From Rafael Nadals plucky pre-serve shorts act to the superhero stance of Gloucesters Rob Cook, players would rather risk ridicule than change routines
1) Nadal and his shorts
If there is a single episode that fully captures the essence of Andy Murrays weird and wonderful eccentricities, it is probably the time when he suffered several shorts malfunction during his victory over Marcos Baghdatis at Wimbledon in 2012 and lost two points after tennis balls kept falling out of his pockets during rallies, like a down on his luck magician who couldnt stop the dove from slipping out of his sleeve. It felt like it was always about to happen Murray said. It lost me two points.
Yet while the sartorially challenged Scot volleyed a barb at the depth of his pockets, Rafael Nadal took a different approach when he was asked about his odd little habit of tugging at his shorts before a serve in 2010. Its not the fault of the clothes, Nadal said. Its a habit that I picked up when I was competing when I was young. I am trying to break the habit, but its not easy. After all, what is Nadal supposed to do? Tie his hands together? Rub chilli powder on the back of his shorts? Ditch them altogether?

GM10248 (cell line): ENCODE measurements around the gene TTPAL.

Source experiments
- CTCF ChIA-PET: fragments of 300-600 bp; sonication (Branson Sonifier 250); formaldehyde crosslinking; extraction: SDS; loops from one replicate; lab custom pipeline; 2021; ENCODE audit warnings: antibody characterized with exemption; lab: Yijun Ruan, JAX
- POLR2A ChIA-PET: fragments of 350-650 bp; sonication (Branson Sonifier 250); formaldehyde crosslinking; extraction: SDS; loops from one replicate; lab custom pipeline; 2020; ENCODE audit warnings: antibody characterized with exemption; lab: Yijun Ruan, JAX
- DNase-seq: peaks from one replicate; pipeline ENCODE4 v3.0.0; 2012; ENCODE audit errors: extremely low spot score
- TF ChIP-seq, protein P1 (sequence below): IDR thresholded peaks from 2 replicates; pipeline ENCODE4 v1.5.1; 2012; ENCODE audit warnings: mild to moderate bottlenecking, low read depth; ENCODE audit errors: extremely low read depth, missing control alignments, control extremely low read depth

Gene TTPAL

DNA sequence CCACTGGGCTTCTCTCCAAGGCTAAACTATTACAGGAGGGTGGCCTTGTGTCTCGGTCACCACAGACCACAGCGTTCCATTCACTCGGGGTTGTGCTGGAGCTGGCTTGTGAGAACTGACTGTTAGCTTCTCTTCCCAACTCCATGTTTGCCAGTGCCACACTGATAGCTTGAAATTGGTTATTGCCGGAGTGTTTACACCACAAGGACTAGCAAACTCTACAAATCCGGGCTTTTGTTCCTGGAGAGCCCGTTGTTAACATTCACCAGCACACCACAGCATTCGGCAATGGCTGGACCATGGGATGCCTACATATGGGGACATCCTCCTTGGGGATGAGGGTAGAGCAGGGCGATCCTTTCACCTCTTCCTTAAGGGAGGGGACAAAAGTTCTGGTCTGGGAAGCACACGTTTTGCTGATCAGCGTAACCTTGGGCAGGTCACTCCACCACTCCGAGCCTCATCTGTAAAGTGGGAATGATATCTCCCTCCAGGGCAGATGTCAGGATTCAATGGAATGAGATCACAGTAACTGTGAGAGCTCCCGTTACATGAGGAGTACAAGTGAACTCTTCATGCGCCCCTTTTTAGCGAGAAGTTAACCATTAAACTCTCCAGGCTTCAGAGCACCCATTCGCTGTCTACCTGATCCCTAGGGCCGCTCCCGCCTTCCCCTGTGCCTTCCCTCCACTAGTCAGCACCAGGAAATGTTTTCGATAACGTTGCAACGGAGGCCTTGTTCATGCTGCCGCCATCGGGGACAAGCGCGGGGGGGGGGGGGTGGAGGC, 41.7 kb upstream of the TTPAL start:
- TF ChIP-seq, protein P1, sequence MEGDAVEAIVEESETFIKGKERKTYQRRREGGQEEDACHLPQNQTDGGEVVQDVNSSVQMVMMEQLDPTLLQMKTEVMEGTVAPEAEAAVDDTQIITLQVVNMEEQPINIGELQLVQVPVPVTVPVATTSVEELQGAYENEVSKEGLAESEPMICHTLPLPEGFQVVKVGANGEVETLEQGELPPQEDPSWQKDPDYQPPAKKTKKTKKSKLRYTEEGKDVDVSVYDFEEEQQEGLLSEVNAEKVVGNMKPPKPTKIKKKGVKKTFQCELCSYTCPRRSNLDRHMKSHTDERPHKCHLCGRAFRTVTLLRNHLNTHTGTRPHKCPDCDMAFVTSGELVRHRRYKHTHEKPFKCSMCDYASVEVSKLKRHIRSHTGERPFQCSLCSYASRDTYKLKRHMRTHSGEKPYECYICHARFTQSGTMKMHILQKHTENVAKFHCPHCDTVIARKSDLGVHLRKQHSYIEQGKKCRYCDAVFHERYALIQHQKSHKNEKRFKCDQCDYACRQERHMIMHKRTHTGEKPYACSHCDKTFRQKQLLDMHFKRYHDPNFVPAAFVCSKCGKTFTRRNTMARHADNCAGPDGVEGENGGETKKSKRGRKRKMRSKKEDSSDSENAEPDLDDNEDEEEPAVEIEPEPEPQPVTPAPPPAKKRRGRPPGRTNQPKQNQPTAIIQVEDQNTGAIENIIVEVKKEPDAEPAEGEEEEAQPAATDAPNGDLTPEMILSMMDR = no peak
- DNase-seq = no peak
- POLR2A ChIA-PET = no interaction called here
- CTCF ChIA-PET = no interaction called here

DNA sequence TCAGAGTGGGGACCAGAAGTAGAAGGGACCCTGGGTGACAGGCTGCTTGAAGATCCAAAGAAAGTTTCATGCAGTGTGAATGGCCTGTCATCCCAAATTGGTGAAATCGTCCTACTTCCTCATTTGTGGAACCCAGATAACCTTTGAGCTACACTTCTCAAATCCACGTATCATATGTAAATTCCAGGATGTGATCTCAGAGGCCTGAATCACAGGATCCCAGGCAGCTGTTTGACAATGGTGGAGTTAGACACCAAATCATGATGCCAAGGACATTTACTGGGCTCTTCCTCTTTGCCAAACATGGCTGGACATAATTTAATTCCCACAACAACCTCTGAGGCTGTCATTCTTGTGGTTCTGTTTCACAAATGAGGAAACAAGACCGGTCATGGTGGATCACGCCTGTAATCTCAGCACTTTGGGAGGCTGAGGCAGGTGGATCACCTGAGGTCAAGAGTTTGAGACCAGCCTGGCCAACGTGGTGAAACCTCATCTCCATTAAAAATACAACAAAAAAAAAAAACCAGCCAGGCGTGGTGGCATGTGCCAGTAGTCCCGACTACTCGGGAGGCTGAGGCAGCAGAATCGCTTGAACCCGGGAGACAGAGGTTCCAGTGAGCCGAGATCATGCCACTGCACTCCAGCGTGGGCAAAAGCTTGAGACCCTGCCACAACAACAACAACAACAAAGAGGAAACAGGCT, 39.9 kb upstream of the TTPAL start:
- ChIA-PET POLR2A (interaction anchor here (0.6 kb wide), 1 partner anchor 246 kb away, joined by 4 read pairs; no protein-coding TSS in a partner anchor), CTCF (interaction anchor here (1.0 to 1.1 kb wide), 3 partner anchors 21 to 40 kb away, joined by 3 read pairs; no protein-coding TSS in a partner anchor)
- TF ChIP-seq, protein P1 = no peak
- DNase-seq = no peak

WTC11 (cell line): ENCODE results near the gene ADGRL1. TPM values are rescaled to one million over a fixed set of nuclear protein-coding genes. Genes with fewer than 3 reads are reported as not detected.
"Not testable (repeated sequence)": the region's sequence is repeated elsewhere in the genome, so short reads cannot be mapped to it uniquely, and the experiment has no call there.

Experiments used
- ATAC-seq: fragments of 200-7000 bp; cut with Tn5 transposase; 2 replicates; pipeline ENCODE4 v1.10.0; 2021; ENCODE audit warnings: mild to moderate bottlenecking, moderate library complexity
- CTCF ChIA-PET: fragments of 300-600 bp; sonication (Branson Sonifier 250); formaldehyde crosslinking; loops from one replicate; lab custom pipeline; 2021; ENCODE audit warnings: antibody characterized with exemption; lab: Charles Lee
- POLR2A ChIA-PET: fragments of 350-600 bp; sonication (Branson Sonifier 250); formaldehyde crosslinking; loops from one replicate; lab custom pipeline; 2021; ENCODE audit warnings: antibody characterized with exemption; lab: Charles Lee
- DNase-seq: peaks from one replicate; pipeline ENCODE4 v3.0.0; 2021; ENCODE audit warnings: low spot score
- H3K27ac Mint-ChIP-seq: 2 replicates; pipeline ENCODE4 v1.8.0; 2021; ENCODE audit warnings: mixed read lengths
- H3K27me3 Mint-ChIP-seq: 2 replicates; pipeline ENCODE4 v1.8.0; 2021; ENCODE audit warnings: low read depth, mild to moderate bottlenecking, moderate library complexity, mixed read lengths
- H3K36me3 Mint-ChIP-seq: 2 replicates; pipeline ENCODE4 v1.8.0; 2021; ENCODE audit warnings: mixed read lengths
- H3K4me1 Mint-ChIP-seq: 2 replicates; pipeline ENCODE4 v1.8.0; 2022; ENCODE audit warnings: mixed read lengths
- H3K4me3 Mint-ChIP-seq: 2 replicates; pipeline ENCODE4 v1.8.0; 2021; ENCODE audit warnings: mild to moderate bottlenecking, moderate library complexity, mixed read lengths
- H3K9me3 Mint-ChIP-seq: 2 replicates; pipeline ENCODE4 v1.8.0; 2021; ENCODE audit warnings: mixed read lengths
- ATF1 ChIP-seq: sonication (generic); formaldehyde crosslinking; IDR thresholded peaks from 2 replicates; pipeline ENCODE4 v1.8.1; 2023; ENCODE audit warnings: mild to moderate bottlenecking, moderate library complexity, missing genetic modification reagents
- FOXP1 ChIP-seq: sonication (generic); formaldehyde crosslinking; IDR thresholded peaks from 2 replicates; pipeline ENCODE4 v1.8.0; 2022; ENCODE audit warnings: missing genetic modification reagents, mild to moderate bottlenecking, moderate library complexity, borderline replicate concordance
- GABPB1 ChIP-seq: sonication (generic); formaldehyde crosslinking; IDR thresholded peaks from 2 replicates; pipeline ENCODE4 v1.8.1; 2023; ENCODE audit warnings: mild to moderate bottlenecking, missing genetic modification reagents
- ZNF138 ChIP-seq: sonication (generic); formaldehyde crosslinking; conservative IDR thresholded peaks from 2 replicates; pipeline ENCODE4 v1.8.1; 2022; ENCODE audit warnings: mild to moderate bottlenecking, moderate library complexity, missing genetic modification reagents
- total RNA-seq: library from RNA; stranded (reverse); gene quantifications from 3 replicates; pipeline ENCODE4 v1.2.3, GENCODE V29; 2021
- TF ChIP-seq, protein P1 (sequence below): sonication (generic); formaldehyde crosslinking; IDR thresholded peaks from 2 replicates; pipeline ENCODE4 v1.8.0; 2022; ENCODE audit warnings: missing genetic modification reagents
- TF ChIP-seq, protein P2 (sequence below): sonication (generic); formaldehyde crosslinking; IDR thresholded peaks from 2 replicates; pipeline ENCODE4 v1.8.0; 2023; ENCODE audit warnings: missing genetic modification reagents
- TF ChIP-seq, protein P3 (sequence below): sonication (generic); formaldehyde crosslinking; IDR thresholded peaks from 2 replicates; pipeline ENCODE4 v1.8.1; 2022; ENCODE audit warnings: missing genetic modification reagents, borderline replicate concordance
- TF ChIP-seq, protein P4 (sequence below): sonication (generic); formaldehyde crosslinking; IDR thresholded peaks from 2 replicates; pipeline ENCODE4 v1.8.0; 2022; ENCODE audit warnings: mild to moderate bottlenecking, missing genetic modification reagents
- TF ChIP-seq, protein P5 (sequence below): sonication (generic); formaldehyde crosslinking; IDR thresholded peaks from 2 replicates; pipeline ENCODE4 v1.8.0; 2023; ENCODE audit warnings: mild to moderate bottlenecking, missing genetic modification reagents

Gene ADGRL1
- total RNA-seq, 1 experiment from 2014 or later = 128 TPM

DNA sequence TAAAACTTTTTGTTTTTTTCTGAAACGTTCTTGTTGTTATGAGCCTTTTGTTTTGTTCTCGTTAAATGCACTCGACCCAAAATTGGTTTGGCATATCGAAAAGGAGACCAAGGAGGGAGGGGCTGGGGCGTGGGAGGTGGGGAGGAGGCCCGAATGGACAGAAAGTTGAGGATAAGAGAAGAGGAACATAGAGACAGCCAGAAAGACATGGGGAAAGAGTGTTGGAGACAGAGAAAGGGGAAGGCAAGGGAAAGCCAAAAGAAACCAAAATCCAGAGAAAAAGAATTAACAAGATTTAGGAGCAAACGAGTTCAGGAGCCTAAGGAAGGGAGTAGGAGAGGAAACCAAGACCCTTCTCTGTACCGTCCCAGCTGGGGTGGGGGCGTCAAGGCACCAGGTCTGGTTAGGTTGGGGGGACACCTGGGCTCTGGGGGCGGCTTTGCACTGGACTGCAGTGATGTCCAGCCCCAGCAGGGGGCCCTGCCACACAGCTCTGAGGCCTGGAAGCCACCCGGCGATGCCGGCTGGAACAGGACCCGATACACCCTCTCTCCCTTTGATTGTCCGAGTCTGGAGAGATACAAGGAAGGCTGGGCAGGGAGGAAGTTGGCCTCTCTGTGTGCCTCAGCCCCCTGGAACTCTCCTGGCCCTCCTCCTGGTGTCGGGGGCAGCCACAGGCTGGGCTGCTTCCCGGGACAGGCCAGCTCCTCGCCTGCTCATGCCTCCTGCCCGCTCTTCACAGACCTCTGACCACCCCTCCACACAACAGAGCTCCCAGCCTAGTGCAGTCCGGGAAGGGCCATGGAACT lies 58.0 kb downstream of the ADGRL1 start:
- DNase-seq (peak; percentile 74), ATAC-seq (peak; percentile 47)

With no one able to offer a viable solution, Nadal has been unable to shake the short tugging addiction that has made his pre-serve routine one of the stranger sights on the mens tour and, indeed, helping him to unsettle and fluster his opponents by keeping them waiting for as long as possible up the other end of the court. Bounce, bounce, bounce. Scratch, scratch, scratch. Bounce, bounce, bounce. Scratch, scratch, scratch. Bounce, bounce. Scratch, scratch. Bouncy, bounce. Scratchy, scratch. Bounce. Scratch. Scratch. Bounce. Man, Nadals uncle Toni said in 2012. At first I didnt mind, but a player who puts bottles and not step lines is obsessive. Once he told me about a movie, As Good As It Gets How superstitious the main character was! And I said, Hes like you. And he replied: No, no.
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